JSesh has now a relatively advanced ligature mechanism, which is not as good as the one in RES, but give reasonnable results in most cases. In many cases, JSesh is able to “guess” where ligatured groups should fit, but it can also do with some extra help. This help can be provided in the sign's SVG file itself, and we decided to use the mechanisms of inkscape for that.
For each sign, JSesh will try to compute two ligature zones, one for ligatures of groups before the sign, the other for ligatures of groups after the sign. Those zones can be computed automatically, but the sign author can also provide them.
to create one of the two ligature zones in inkscape, do the following:
Admitedly, we are using the id and label information in a way they are not supposed to be used. The reason for this is purely pragmatic. It's far easier to do things that way, as the sign creator has no need to know about the inner organization of the XML format.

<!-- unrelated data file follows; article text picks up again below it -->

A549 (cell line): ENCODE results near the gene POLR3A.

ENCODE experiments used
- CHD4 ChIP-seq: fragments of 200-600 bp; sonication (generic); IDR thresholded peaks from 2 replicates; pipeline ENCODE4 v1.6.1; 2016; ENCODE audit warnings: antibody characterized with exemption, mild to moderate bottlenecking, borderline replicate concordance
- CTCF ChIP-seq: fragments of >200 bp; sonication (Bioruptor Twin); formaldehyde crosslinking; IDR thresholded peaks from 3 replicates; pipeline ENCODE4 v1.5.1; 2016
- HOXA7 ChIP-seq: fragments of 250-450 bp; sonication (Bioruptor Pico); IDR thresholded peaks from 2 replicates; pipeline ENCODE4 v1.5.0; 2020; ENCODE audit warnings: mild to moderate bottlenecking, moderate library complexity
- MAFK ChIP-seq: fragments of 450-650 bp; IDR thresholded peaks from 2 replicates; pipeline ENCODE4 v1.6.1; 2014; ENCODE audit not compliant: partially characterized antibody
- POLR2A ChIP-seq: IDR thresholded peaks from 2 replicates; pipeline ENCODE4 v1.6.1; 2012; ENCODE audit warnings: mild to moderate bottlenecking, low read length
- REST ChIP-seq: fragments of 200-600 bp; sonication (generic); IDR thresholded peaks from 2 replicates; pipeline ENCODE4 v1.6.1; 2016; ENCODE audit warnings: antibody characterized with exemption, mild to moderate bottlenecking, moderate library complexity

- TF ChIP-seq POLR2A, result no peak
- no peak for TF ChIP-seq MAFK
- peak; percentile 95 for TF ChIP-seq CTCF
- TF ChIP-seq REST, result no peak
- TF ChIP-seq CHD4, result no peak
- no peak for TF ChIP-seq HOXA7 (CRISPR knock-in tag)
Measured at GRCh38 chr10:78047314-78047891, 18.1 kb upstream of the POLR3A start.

The ligatured group will go somewhere in the ligature zone. But where exactly ? It can stand in the middle of the area, or stick to one of its sides. In fact, the behaviour of the layout algorithm is not always the same. In , the “t” tends to fit on the bottom left of the rectangular area. In , the U36 sign is more or less centered, both horizontally and vertically. JSesh allows signs authors to design the behaviour of “ligature zones”, in the following way. Remember the label of the previous paragraph? You can set it to
gravity: gravity specifications.
where gravity specifications can contain